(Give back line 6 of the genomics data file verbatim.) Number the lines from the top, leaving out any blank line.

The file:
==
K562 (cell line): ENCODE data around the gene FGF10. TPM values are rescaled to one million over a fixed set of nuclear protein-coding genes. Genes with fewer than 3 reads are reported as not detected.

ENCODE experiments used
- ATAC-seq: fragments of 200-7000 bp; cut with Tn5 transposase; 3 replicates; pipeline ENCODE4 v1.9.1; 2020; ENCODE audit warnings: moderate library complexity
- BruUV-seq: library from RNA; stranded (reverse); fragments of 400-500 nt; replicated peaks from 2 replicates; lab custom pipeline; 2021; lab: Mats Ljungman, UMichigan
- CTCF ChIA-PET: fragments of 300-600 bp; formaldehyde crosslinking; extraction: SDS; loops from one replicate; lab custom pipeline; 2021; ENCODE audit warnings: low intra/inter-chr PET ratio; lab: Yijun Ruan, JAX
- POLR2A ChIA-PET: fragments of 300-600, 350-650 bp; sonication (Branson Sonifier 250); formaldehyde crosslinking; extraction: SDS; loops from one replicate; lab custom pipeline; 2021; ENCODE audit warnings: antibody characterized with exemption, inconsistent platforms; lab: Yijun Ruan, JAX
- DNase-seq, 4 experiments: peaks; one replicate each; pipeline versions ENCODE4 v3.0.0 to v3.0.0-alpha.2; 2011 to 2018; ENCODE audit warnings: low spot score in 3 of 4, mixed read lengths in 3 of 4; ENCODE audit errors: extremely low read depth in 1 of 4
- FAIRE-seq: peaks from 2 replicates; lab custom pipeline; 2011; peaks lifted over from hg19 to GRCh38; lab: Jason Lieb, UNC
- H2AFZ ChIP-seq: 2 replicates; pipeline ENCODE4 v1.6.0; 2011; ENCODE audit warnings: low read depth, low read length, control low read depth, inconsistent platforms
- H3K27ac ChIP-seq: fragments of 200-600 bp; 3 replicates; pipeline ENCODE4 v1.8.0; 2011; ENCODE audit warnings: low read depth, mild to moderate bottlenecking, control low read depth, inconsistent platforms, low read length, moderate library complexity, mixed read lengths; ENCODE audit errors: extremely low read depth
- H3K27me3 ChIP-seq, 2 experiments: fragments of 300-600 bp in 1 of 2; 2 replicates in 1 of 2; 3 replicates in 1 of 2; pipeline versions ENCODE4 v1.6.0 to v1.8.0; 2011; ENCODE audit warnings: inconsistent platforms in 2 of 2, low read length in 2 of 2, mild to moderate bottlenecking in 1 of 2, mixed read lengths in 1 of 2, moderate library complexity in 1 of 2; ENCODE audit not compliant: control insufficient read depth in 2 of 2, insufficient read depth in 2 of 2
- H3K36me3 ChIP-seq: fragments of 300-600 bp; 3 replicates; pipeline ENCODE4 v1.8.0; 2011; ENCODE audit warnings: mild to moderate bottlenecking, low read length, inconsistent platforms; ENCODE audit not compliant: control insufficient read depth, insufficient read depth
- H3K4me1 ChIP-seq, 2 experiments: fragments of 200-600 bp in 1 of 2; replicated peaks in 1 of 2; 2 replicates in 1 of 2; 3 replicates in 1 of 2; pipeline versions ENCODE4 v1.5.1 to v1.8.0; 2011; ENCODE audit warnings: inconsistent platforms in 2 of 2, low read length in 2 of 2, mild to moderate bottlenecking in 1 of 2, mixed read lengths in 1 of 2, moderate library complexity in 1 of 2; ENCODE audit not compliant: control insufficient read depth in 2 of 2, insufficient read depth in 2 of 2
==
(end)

- POLR2A ChIA-PET: fragments of 300-600, 350-650 bp; sonication (Branson Sonifier 250); formaldehyde crosslinking; extraction: SDS; loops from one replicate; lab custom pipeline; 2021; ENCODE audit warnings: antibody characterized with exemption, inconsistent platforms; lab: Yijun Ruan, JAX